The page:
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|Head Of State:||President Jaques Chirac
(RPR; since May 1995)
|Head of Government:||Prime Minister Lionel Jospin
(PS; since June 1997)
|Minister of Economy, Finance and Industry:||Dominique Strauss-Kahn (PS)|
|Minister of Foreign Affairs:||Hubert Vedrine (PS)|
|Minister of Trade:||Jaques Dondoux (PS)|
|Minister of Town and Country Planning and Environment:||Dominique Voynet (Verts)|
|Minister of Justice:||Elisabeth Guigou (PS)|
|Minister of Employment and Solidarity:||Martine Aubry (PS)|
|Minister of Defence:||Alin Richard (PS)|
|Political Director:||Gerard Errera|
Cabinet: Council of Ministers appointed by the President on the suggestion of the Prime Minister
Legislative Branch: Bicameral Parliament, which consists of the Senate (321 seats) and the National Assembly (577 seats)
Political Parties forming the Government: Partie Socialiste (PS); Partie Communiste Francais (PCF); Verts
Rassemblement pour la Rebublique (RPR)
|Gross Domestic Product (GDP) (1998):||(1997) $1.3 trillion|
|GDP per Capita:||$24,544 (US dollars)|
|Economic Growth Rate:||3.2%|
|Current Account Surplus||35.0 US$ billion|
|Foreign Direct Investment||NA|
|Budget Deficit (1997)||2.7% of GDP|
|Government Debt (1997)||NA|
|Foreign Aid as a % of GDP||0.45 (ODA % of GNP)|
|Total export value||3 major exports (1998): passenger cars, spare parts & equipment for vehicles, components for aircraft|
Issues for France
The 35 hour work-week initiative for reducing unemployment which was adopted in 1998 has not reached full implementation as of yet (the policy takes effect on January 1, 2000 for larger businesses). The policy has had little effect on the 21% unemployment rate among youth. Last year, the French government developed a project aimed at providing 350,000 public sector jobs for youth. To date, this project has been successful but is still in its infant state and has only attracted a limited number of company participants. Martine Aubry, the employment and social affairs minister once predicted that the 35 hour work-week would help create more than 1 million jobs. Initial results have been far more modest. Only 24,000 jobs have been created or saved as a result of the program. In its latest report on France, the OECD said that the 35-hour work week offers “considerable risks” and “uncertain dividends”.
Talks have begun on extending the 35 hour work-week policy to the previously exempt 4.5 million public sector workers who enjoy extensive perquisites such as near-total job security, longer holidays, larger pensions and better health coverage. The implementation of this ambitious plan to cut the work hours of public workers by 10% without a reduction in salary will prove to be extremely difficult.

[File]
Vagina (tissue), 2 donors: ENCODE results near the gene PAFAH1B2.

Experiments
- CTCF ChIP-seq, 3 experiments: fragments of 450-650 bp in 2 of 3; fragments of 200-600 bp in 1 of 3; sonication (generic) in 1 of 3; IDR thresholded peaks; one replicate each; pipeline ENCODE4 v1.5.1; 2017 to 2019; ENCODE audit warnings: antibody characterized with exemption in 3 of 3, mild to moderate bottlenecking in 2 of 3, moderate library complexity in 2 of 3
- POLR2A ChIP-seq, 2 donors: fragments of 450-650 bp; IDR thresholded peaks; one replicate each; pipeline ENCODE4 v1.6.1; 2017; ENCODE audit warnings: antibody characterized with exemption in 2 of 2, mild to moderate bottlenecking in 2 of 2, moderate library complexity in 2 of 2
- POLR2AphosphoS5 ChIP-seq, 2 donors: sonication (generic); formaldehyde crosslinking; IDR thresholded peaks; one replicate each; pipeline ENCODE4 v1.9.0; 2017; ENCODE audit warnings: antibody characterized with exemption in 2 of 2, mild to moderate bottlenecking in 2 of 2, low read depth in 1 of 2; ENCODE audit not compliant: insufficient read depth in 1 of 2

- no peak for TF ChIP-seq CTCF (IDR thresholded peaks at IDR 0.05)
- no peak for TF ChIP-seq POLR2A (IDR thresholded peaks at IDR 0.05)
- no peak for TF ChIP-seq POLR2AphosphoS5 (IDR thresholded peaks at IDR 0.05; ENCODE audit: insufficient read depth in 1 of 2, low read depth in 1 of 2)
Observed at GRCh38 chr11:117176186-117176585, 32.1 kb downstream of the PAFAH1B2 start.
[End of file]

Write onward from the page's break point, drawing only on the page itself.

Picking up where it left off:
Previously at the EU Summit in Cologne on June 3rd and 4th, the governments signed an “employment and jobs pact” which contains guidelines for curbing unemployment and stimulating job-creation. President Chirac will build upon this effort in Köln to develop more strategies and elicit even greater co-operation on this pressing social and economic problem.
France is attempting to modernize its relations with Africa not only in the political and military sphere, but also in terms of encouraging democratization and strengthening the rule of law. In June of 1998, President Chirac visited four southern African countries. France continues to emphasize good government and well-targeted resources as important tenets to any effective development strategy. In 1998, the French government devoted 180 million francs to its RECAMP project which aims at strengthening African peacekeeping capacities
France's leading position among donor countries is an important instrument for strengthening its ties with other Francophonie member states and augmenting French influence in the developing world, particularly in Africa. In order to counteract US efforts to increase its influence in the region, the French government will continue to assume a principal role in Summit talks on assistance to the poor. These discussions are certain to include the timely issue of debt forgiveness, a subject which France has worked to keep high on the international agenda in past years. As a major creditor nation, France will try to encourage burden sharing by other members of the G8..
France, along with Germany and Italy remains unreceptive to the idea of military engagement. In a speech delivered to the National Assembly on April 27th, Prime Minister Jospin stated that ground intervention meant “risking a Balkan-wide conflagration” and “jeopardizing relations with Russia”, whose assistance is vital for a political settlement to the crisis. Therefore, France will attempt to discourage British calls for the deployment of ground troops and will continue to encourage a multilateral approach to the crisis in Kosovo. It is hoped that a diplomatic breakthrough leading to a ceasefire might be achieved at the G-8 Summit.
Prepared by Suzanne Murphy and Thalia Lidakis, University of Toronto G8 Research Group, June 1999
||This Information System is provided by the University of Toronto Library and the G8 Research Group at the University of Toronto.|
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